So This Is What Labor Feels Like
By Single Mom Movement on April 12, 2013
I can tell by my sister's part of the conversation, my brother-in-law is losing his patience. He can't find my list and his daughter is screaming. My sister says, "Well then go change her and call me back."
Just as my sister hangs up the phone, the doctor arrives. He decides he's going to break my water...goody for me. I'm not exactly sure what to expect when he says that, but I guess it just means I'll be one step closer.
As the doctor feels my stomach, I say, "How much do you think he will weigh? I want to see if you or my doctor is closer."
He puts his hand on the top and bottom of my stomach and then one hand on each side and says, "Seven pounds...even."
He gets into position, and as soon as the sac is broken, I feel a warm liquid on the large potty pad that's underneath me--you know the type you put in a dog cage for them to use. It's the strangest feeling...to feeling that warm liquid under you. As the doctor stands up, he says, "Let's see how you progress now."
He leaves and the nurse asks, "Are you okay?"
Sure I'm okay, I feel like I just peed on myself.
She puts a wet wash cloth on my forehead. I immediately take it off..no thank you! I don't want something on my face.
Within a few minutes after the doctor leaves, my eyes shock themselves open and my face jerks. I feel it. NOW, I know what a freaking contraction feels like....excuse me, can I have it the other way, please!
"What the heck is that," I say to my sister not wanting a response.
She says, "And now you know why no one could believe you weren't feeling anything. Because that's what you were supposed to be feeling at a four or a five."
"Well, I must say, I like it better when I didn't feel them."
I feel it happens as the pain from the next contraction begins. It's as though I can't control it even if I wanted to. The tears constantly stream down my face, and my hands grip the blanket. Jessica just breathe, I say to myself. I just have to remind myself to breathe...breathe through the pain.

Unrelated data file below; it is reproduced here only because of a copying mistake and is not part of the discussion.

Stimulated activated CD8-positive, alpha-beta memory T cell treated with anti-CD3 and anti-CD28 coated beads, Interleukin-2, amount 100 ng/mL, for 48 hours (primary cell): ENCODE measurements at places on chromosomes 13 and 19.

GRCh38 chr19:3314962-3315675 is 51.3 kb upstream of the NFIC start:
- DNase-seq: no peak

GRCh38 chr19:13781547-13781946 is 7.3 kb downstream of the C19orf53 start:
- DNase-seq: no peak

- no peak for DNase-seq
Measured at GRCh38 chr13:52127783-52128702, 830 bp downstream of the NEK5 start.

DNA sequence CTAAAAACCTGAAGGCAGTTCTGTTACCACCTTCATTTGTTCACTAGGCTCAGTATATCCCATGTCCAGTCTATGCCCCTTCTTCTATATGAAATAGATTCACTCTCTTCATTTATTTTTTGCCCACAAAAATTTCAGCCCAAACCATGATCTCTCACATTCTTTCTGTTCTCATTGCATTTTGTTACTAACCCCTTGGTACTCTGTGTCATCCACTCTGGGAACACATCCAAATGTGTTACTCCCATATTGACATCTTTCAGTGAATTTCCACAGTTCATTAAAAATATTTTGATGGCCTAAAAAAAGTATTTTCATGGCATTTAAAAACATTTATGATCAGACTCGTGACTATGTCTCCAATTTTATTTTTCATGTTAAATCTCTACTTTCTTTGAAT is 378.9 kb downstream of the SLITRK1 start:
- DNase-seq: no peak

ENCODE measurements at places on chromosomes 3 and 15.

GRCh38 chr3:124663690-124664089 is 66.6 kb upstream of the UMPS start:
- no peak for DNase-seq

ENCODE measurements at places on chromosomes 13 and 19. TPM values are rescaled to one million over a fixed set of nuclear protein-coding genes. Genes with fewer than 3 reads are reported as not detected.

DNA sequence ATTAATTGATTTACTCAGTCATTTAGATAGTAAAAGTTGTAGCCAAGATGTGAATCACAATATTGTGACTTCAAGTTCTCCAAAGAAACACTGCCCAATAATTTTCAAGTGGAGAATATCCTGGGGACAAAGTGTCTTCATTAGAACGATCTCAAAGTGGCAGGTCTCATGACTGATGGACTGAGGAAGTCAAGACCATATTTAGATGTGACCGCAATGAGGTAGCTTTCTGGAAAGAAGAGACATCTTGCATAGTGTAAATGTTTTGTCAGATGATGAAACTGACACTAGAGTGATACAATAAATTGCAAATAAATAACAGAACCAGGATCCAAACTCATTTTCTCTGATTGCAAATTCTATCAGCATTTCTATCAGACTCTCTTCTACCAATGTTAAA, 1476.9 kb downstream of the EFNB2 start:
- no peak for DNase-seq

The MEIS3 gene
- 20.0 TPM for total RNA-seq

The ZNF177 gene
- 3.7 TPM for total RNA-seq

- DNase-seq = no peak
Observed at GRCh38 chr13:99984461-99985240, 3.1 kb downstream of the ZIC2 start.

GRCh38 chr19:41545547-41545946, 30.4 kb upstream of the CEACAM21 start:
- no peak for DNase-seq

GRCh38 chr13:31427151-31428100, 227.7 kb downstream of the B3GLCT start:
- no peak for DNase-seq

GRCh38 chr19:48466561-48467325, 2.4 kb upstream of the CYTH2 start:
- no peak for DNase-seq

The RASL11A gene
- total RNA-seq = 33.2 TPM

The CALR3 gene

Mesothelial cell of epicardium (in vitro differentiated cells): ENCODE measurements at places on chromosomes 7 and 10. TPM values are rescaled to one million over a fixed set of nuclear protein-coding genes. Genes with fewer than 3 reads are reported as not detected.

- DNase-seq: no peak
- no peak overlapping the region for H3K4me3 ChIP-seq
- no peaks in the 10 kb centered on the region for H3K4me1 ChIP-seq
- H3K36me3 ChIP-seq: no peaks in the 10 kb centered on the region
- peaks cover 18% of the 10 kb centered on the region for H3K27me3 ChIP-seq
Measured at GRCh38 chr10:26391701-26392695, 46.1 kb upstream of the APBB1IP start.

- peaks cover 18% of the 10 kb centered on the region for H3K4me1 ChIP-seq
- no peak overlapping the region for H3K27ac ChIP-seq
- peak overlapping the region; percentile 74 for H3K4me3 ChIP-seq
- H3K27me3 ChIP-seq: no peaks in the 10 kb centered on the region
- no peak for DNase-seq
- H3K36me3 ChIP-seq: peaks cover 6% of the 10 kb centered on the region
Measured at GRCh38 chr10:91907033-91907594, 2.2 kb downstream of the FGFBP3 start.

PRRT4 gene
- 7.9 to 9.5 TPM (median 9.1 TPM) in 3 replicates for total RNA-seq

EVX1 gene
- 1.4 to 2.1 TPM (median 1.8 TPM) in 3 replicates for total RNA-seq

Pain is only temporary. Pain...is... only...temporary. Pain--What the beep--is only--What the beep-- temporary.
Yes, I actually say, "What the beep," as opposed to cursing. I continue this thought as the next contraction begins to take over my breathing. I roll myself on my right side, hoping the tears and the pain will subside. Ever since the first contraction, the tears have been continuously flowing. I can't stop them. I think it's due to my being in so much pain.
"I'm so hungry, when can I eat?"
My sister answers me, "For the hundredth time, when the baby is born. They don't want something in your stomach."
"That's ridiculous and stupid...and doesn't make sense (even though she has explained that if they have to do a C-section it's bad to have food in the stomach). I'm starving. I'm about to eat my arm (a famous saying shared by my sister and me). I should have eaten more at mom's house. It just didn't sound good at the time. I need some water. I'm so parched."
"You can have some when the baby comes."
"What the heck. I'm thirsty."
I go to lie back down, but I feel pressure in my stomach. Before I can think what might be happening, I know this all too familiar feeling. "Get me a trash can."
She says, "From where?"
Half way sitting up, I say, "I don't care, from anywhere. What about that one," pointing to only one I see...a talk kitchen size trash can.
She responds, "I'm not going to bring that all the way over here."
"Oh my gosh. Just get my something...FAST!"
I'm leaning to my right, as she hands me a bag just in time. I dry heave a few times, before food can be seen. It's coming out my nose, and my heads shaking as though I don't have control. I swing my legs over the side of the bed to get into a more comfortable position. Out of my peripheral, I can see my sister
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